Algae in the cycling phase
A documentation

In this article, we want to use a couple of examples to show you which algae phases a newly established aquarium goes through in the early days. Especially the many newbies in the hobby are shocked by the emerging algae growth during the cycling phase. Here again, it should be clearly stated that algae are something completely normal at the beginning! Although their growth rate at this stage might look quite overwhelming: wih the right measures and above all predators in sufficient numbers, algae can be eradicated in a very short amount of time. You can find some fundamentals about algae, their identification and possible control options in this article.

A freshly set-up aquarium always looks pretty clean and tidy at first. You should make yourself aware, though, that this is definitely going to change. Even if aquascapes are making the aesthetic claim of being a living work of art and you have those pristine, glossy pictures of only such perfect layouts from the internet or aquascaping competitions in mind: an aquarium is and remains a dynamic element! Things are changing, and the small ecosystem is going through different natural and biological processes.

a freshly set-up aquarium.

A freshly set-up nano-aquarium.

First and foremost, the visual impression of an aquarium depends on the care of the owner. Those "Final Shots" of aquascapes, which are then shown on the Internet and in competitions, have been meticulously prepared by the owner, investing hours and hours of work. Such a photo is not just a snapshot, but it tries to get as much "optical power" out of its aquarium as possible.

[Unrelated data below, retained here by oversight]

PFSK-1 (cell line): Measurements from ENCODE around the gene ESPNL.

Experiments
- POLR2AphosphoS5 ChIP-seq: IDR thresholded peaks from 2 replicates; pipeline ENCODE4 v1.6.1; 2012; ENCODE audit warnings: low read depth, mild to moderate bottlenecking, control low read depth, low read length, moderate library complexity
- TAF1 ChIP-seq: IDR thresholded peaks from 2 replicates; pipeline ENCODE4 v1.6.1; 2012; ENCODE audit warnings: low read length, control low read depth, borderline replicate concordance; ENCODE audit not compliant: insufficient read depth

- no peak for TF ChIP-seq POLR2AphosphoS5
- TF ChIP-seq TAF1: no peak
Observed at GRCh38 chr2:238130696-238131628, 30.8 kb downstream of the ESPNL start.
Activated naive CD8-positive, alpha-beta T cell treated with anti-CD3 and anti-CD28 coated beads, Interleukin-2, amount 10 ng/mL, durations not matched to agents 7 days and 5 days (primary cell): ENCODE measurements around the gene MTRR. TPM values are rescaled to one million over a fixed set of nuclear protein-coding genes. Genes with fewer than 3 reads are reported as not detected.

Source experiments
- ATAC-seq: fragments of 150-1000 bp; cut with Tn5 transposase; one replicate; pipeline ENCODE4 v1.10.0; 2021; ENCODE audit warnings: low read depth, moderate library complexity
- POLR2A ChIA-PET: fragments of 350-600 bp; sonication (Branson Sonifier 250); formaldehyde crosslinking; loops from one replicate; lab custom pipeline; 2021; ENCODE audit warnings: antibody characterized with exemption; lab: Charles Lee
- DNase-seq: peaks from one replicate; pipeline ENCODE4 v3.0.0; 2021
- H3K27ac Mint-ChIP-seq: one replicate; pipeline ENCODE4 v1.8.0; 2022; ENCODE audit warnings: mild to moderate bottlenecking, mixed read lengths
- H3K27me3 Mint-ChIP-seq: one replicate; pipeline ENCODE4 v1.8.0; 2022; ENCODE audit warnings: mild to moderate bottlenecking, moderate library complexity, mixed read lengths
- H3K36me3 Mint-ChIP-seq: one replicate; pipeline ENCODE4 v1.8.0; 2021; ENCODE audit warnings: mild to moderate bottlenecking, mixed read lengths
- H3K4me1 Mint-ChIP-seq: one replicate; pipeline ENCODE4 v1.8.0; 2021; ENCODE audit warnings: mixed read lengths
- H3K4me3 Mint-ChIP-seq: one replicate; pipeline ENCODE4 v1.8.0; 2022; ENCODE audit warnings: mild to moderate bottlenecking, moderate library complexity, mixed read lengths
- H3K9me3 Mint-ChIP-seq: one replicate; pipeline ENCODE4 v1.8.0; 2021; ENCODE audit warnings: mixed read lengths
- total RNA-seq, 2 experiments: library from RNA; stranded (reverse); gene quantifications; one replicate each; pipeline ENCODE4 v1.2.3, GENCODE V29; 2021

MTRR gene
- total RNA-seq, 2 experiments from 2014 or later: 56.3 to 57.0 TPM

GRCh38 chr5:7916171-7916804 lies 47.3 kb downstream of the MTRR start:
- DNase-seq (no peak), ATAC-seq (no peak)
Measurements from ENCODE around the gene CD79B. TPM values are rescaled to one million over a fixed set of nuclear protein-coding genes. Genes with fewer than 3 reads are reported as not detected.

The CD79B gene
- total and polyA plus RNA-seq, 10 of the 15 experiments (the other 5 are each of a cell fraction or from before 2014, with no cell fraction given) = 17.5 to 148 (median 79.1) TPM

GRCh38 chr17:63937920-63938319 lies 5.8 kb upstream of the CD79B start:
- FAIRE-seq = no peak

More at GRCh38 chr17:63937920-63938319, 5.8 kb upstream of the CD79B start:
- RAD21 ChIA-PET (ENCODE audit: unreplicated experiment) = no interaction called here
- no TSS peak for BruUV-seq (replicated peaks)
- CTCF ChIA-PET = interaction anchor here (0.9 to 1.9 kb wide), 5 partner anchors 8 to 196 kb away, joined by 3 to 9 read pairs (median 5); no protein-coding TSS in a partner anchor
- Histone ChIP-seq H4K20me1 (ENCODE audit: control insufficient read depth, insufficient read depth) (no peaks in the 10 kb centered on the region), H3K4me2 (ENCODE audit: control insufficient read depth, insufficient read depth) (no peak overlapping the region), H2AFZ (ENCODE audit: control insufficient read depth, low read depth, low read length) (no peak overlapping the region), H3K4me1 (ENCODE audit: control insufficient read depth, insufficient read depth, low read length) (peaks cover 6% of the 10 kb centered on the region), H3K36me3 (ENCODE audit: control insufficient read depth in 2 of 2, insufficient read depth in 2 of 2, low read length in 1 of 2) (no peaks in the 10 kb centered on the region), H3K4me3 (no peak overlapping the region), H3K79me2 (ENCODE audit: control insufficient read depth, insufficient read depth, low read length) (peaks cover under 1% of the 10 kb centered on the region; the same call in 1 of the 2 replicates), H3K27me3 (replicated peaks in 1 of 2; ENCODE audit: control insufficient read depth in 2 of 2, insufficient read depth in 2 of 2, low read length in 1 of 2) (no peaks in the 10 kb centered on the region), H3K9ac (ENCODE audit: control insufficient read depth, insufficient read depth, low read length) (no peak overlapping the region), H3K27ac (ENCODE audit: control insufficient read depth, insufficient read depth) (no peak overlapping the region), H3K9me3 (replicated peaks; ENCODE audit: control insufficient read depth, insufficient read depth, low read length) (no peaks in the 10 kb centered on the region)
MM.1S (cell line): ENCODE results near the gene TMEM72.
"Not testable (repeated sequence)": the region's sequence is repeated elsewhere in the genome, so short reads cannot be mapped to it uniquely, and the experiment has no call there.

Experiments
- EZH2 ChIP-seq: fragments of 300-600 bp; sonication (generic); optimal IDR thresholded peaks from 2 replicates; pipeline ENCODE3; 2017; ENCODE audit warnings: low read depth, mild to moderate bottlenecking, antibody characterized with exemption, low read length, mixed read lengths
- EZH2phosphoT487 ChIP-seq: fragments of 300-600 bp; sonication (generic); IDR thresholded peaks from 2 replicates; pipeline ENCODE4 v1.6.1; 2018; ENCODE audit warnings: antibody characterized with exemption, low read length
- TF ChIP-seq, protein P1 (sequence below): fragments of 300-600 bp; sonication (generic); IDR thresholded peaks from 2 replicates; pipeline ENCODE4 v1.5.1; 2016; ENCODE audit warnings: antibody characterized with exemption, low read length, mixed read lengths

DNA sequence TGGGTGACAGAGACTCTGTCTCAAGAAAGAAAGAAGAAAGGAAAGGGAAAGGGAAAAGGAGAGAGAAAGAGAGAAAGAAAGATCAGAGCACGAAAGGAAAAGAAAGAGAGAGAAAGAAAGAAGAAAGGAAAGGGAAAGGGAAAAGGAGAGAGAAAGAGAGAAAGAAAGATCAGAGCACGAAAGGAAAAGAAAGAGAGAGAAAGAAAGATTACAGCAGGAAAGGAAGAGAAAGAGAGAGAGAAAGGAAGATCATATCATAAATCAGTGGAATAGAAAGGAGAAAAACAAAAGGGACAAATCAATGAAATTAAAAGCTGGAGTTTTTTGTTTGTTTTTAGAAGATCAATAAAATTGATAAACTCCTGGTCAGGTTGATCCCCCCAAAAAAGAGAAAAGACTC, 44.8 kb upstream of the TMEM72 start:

Nobody ever sees pictures of such pieces of art during the cycling phase. We want to change this by clearly showing which changes an aquarium is going through during this time.


Some important, microbiological things are happening during the cycling phase, that are not visible to the naked eye. To crank up the so-called nitrogen-cycle, certain bacterial strains need to develop first. In an ecosystem such as an aquarium, organic waste is produced, for example, by dying plant parts, feed leftovers and excrements of the inhabitants. These various, organic compounds, which contain nitrogen, are at first processed into ammonium by bacteria and fungi. So, generally there’s a significant ammonium-peak in the cycling phase, since those bacteria find suitable food as the very first and can thus procreate pretty well. Nitrosomonas-bacteria then process ammonium into nitrite, which results in a nitrite-peak in the end of the cycling phase. Finally, nitrite is converted by bacteria of the genus Nitrobacter into nitrate. While ammonium and nitrite can be toxic to aquarium inhabitants, nitrate does not pose a threat to fish and invertebrates and is furthermore (just like ammonium) absorbed as a nutrient by aquatic plants. So, before you let some inhabitants into their aquaristic home, the cycling phase - in terms of nitrification - should be over and neither ammonium, nor nitrite should be traceable anymore.
A good way to speed up the cycling phase, is to use bacteria additives. Here many useful bacteria are supplied in sufficient quantity directly into the aquarium.

Plant conversion and algae growth

Most purchased aquatic plants are still in their landfrom (emersed) and need some time to morph into their underwater form (submersed). To better understand the background of that, we recommend reading this article (in German).
Especially the conversion of the aquatic plants and of the whole microbiological system is exploited by various algae species due to a lack of competition during the cycling phase. Usually the aquarium stays pretty clean during the first week. But from the second week onwards, the first brown algae coats will come up. Brown algae. As things develop, more and more green thread algae and green coats will come along.